By Ruth Pollard
Standing amid the violent chaos of Egypt’s Tahrir Square, as the tear-gas hung heavily in the air and badly injured protesters were rushed to makeshift field hospitals, it was easy to feel that the Arab Spring had veered way off script. Democracy, it seems, cannot deliver the Hollywood ending many have come to expect from such an extraordinary year.
Twelve months ago, it was impossible to imagine an Egypt without Hosni Mubarak (30 years in power), a Libya without Muammar Gaddafi (42 years), a Tunisia without Zine El Abidine Ben Ali (23 years), or a Yemen without Ali Abdullah Saleh (33 years).
Since then, we have been seduced by the euphoria that comes with that first, early scent of democracy, inspired as one dictator after another fell across the Middle East and North Africa. We marvelled at the bravery of the demonstrators and rebel soldiers and shook our heads at the shameful images of old men who chose to commit further bloody crimes against their people rather than go with some grace. Now we are tapping our toes and impatiently waiting for the next leader to fall.
Egypt is a mess, Libya is divided and the death toll mounts daily in Syria, the international community having determined that nothing can be done as ordinary Syrians go up against the firepower of the decades-long family regime of Bashar al-Assad. There is talk of buffer zones and safe corridors for Syrians trying to flee the violent government crackdowns, but nothing resembling the NATO-led intervention in Libya that allowed the inexperienced rebel forces to press forward to Tripoli and take back their country.
Syria’s strategic position in the region, with its ties to Iran and Hezbollah in Lebanon and, for now, Hamas in Gaza – along with Russia and China’s consistent use of their veto powers in the United Nations Security Council – have seen to that. There are genuine fears any intervention could tip this already volatile region into war – just a cursory glance at the daily papers in Israel will tell you it is spoiling for a fight with Iran. And all the while, the bloodshed continues in the uprising in the tiny Gulf state of Bahrain – while Yemen’s future remains uncertain.
Only one country, Tunisia, is viewed by experts as making progress post-revolution – it has held multi-party elections, elected a president and is in the process of drafting a constitution. But it would be a mistake to believe that the Arab Spring has stalled, or lost its way, or settled into a long, cold Arab Winter. Democracy takes time. Yet in the impatient, instant-gratification world of the West, we want everything resolved, we want to be able to draw a line under it and declare it done.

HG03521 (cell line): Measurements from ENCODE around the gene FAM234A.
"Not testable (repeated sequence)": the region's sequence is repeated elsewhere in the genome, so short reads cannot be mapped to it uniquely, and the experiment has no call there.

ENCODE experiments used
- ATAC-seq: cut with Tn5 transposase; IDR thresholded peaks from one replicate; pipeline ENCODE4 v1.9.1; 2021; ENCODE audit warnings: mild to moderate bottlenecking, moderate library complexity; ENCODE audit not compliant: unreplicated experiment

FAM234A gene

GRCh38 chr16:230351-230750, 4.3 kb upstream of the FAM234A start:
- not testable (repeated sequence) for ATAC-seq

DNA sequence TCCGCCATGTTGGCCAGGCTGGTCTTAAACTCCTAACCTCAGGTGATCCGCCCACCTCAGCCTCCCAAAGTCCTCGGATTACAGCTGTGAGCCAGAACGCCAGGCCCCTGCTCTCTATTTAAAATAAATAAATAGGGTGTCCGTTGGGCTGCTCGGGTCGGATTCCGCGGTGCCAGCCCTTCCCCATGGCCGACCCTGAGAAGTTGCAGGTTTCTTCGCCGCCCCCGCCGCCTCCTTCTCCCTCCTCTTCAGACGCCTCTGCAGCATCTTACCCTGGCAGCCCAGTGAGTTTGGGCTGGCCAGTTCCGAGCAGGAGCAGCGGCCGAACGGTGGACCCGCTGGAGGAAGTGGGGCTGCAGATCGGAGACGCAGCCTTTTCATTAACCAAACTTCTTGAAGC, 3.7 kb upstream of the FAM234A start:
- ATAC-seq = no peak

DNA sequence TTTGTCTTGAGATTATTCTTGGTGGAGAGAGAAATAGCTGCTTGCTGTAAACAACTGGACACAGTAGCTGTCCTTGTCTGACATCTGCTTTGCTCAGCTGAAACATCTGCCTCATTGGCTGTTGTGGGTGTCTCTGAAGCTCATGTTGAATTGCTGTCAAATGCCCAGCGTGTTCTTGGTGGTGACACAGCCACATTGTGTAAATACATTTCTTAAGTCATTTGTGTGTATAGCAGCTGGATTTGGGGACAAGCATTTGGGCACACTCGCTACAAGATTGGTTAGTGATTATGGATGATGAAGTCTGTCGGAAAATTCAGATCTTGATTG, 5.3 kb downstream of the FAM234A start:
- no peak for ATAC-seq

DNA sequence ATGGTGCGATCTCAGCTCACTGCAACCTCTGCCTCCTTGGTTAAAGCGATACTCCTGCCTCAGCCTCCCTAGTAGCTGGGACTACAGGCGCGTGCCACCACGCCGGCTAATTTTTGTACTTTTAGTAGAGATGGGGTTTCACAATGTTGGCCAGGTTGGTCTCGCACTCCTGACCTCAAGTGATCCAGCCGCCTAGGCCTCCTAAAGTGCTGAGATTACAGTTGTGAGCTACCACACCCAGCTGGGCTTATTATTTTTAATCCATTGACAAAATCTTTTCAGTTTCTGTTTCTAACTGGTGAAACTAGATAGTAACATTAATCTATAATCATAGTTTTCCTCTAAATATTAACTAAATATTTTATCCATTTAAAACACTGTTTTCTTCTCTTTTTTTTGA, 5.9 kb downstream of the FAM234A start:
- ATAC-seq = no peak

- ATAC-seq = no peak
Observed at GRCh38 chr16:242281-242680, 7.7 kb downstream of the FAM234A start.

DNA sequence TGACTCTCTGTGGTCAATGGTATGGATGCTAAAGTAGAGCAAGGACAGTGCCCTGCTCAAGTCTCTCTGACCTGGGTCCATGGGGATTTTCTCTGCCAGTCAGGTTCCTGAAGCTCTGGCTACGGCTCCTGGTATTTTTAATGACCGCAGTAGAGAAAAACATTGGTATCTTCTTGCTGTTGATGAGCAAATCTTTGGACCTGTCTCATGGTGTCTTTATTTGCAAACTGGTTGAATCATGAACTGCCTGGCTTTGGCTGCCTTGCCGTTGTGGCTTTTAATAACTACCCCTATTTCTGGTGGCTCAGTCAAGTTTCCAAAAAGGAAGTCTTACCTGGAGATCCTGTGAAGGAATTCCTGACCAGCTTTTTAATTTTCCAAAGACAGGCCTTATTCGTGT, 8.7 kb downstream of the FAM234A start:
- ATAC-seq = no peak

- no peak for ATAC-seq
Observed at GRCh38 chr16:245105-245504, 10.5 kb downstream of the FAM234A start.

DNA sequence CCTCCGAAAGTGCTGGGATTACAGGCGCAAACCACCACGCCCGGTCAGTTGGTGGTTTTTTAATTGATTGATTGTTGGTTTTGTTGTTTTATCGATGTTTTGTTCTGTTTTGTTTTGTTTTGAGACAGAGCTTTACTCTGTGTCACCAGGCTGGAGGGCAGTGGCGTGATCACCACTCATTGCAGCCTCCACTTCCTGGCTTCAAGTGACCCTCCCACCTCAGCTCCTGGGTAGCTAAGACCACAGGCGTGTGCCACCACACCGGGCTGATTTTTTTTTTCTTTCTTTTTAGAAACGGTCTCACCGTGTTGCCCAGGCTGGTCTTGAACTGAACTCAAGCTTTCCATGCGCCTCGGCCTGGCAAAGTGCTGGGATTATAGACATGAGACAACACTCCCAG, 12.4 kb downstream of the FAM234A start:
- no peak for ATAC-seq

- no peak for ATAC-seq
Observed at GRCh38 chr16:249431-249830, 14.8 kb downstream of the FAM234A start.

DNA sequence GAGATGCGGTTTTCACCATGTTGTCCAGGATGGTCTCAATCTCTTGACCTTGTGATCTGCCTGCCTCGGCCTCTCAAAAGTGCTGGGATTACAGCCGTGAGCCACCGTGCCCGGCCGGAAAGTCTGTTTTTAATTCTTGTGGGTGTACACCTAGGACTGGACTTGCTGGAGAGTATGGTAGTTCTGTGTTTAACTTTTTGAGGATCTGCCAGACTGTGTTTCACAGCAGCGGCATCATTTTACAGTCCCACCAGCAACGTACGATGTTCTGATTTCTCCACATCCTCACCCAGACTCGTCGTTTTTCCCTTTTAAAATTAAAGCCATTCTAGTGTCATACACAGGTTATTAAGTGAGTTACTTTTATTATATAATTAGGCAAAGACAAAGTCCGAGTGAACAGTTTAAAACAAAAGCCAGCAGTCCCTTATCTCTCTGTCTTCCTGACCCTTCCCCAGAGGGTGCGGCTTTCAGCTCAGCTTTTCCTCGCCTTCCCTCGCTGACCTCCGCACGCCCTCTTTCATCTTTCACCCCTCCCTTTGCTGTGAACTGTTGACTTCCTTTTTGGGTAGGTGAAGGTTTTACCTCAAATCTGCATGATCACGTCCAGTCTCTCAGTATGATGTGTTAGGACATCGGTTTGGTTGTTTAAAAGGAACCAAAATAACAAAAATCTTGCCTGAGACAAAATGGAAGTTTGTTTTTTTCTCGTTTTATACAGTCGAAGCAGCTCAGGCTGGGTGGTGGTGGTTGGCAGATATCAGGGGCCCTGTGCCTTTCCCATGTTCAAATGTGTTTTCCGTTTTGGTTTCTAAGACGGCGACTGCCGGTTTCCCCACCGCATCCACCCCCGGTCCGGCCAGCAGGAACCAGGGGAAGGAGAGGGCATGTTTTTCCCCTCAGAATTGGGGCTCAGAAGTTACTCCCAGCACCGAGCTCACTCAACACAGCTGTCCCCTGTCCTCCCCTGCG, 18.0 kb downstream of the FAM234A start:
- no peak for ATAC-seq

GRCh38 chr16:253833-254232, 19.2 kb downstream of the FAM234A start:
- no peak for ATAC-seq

The messiness of the Arab Spring revolutions disturbs our sense of order and tests our need for definite results. It is worthwhile, as others have done, to look to an example closer to home to explain the slow and straying path to democracy. Remember how uncertain and messy it felt in the first few years after the end of the Suharto regime in Indonesia in 1998? Since then, Indonesia has had four presidents: B.J. Habibie, Abdurrahman Wahid – seen as its first democratically elected president – Megawati Sukarnoputri and, since 2004, Susilo Bambang Yudhoyono.
In that time it has faced many hurdles: the rise of Islamic extremist groups such as Jemaah Islamiah and their campaign of terror in Bali and Jakarta; the need to eradicate the corruption that had poisoned much of the public service and the military during the Suharto regime; the extreme poverty in which many Indonesians live; the extraordinary death and destruction from the Indian Ocean tsunami; and the role of Islam in a democracy. Along the way there have been great disappointments, none more so than the expectation that, once freed from the prison of authoritarianism, the standard of living for Indonesians would automatically rise.
On this and many other challenges, Indonesia has a long way to go. But there is no doubt it is growing into a more mature democracy, says Stephen Sherlock, the director of the Centre for Democratic Institutions at the Australian National University. ”There is a well of patience that is required and a realisation that change will only happen step by step – these revolutions are as much a beginning of something as they are an end to the regimes.”
As for Indonesia, it ”does not get enough credit for what it has achieved over a relatively short period of time”, Sherlock says. Fourteen years is a blink of the eye in democracy’s progress.
Since March 2011, the centre has been conducting a ”dialogue of democratisation” between Indonesia and Egypt. The similarities between the two countries, in terms of size, religion and the central role their respective militaries have played in politics, suggests the Indonesian experience post-Suharto could prove invaluable to Egyptians as they emerge from the shadow of the Mubarak regime.
Yet as we watch the images coming out of Egypt, it is easy to worry that its revolution has stalled. When thousands of activists flooded Tahrir Square again in late November and into December over the failure of the ruling military council to do as it promised and step aside for civilian rule, many raised fears that Egypt had simply swapped one dictator for another.